Lobbying in the State Duma. Which deputies serve not only the people

Category: Best visualization (small and large newsrooms)

Country/area: Russia

Organisation: Transparency International – Russia

Organisation size: Small

Publication date: 30/09/2019

Credit: Svetlana Telnova, Elena Basmanova, Olga Berezovskaya

Project description:

The project is an interactive map of the representation of interest groups (lobby groups) among deputies of the State Duma; whose interests, in addition to the interests of voters, these deputies are representing; and who is the beneficiary of the draft laws they introduce. This map also shows the lobbying opportunities of each deputy and the degree of their influence on the legislative process.

Impact reached:

The project is designed to draw the attention of civil society, the media, and lawmakers to the problem of the lack of legislative regulation of lobbyism in Russia. The problem is that lobbying in Russia has not been settled legally. The decision-making process itself takes place “behind closed doors”, which leads to the violation of public interest. 

The project helps to make the process of political and economic decision-making more transparent and understandable for the citizens of Russia. The project data has become a kind of database for journalists which they can use for their investigations of lobbying practices among Russian deputies. The project data is also useful for the academic research on lobbying.

The key outcomes of the project are as follows: (1) a specialized media resource on lobbyism in Russia is about to be launched; (2) a well-known Russian media (The Arguments of the Week) has started publishing regularly the rating of lobbying opportunities of the members of the Federation Council of the Federal Assembly of the Russian Federation.

Techniques/technologies used:

We used only open data for the project. The sources of data are as follows: official websites of the State Duma, deputies’ accounts on social networks, their personal websites, the Unified State Register of Legal Entities, the Federal Service for State Registration, Cadastre and Cartography (Rosreestr), websites of federal and regional government bodies, media, websites of commercial and non-commercial organizations.

We have compiled detailed biographies of deputies. We have investigated their relations with the commercial and non-profit sectors as well as with government bodies. We have collected and described the draft laws introduced by them, namely their essence, possible beneficiaries and terms of completion.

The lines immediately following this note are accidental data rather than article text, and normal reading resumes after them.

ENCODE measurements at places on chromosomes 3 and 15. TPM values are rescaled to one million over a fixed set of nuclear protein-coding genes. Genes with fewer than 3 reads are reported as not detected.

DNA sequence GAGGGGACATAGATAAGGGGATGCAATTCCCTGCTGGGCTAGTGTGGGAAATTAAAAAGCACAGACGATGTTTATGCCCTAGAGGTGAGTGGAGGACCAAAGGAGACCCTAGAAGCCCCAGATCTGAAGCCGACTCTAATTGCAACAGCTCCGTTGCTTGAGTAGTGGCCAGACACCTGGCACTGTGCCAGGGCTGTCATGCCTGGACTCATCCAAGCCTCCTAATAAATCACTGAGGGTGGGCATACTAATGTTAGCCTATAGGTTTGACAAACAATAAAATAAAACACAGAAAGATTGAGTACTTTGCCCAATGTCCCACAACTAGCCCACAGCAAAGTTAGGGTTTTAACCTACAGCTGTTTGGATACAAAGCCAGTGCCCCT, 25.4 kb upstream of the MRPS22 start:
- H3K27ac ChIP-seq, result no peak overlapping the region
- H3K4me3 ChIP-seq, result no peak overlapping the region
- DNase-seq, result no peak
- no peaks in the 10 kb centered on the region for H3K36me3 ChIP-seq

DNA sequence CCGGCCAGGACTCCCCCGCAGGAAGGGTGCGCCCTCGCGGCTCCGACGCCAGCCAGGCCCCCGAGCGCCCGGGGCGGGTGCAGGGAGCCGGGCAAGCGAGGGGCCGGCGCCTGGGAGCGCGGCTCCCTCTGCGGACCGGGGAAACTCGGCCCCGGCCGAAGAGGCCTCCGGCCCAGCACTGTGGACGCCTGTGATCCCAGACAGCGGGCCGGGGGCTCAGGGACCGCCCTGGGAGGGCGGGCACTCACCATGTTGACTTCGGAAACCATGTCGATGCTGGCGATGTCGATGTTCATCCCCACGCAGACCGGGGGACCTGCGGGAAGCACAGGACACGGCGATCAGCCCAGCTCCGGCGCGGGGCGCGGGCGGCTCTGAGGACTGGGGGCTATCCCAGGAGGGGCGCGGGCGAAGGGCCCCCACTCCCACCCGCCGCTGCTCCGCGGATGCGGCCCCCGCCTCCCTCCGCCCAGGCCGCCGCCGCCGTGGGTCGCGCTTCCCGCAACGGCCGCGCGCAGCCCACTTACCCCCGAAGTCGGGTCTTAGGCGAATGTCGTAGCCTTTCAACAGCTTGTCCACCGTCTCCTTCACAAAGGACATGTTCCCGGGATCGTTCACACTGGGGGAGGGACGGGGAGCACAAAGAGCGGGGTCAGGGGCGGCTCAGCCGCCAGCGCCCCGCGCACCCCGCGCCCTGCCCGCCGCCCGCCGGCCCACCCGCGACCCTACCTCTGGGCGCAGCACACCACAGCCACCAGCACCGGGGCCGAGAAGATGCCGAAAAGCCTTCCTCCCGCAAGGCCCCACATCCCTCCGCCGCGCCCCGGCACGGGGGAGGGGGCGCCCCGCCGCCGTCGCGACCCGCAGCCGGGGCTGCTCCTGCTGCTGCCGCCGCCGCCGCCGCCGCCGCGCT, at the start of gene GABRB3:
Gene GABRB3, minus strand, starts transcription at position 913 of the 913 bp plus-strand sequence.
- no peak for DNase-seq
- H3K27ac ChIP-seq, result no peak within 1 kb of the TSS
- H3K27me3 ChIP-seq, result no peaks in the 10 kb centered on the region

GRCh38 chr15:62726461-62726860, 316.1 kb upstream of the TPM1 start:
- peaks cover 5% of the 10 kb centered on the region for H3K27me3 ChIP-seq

We have designed a matrix of interest groups as well a methodology for assigning deputies to a particular interest group.

We have examined a total of 48,000 sources. We have used the method of interviewing (we interviewed regional experts and industry representatives).

The technical part of our work on this project took 250 hours (please see below the technologies/ tools we used).

What was the hardest part of this project?

The most difficult part was to collect data, because it was impossible to collect all the data automatically. This is especially true for the draft laws introduced by the deputies. We have analyzed only those draft laws that deputies introduced as authors. That is, the draft laws registered with the State Duma are signed by them. Draft laws where a deputy joined the group of authors after the draft had been introduced were considered as less important for the project or not taken into account at all. The official website of the State Duma allows its visitor to parse data only by the initiators of drafts rather than by the authors. Therefore, we have collected the data manually over a two-year period. It was also difficult to sort out who was really interested in passing this or that draft law, since rulemaking in Russia is usually not a direct action, and legislative initiatives themselves, as a rule, are introduced as something made for the public good. 

The implementation of such a project required the painstaking and systematic work of three people over the course of one year, and another team of 10 people working on fact checking, data verification and technical implementation of the project. The project analytics takes approximately two thousand pages of text.

We believe that our project should win because the above-mentioned work resulted in an easy-to-use visual tool that might help various types of audience, be it civil society, media or researchers, to find out more about lobbying in Russia.

What can others learn from this project?

Thanks to this project, one can analyze the activities of regional deputies, their lobbying practices and the transparency of political and economic decision-making at the regional level. Thanks to the project, voters can understand how much the deputy elected by them  represents their interests or the interests of the community surrounding them. This will help make a more rational choice next time. Besides this, the project may push lawmakers to legislatively regulate the lobbying institution in Russia.

Project links: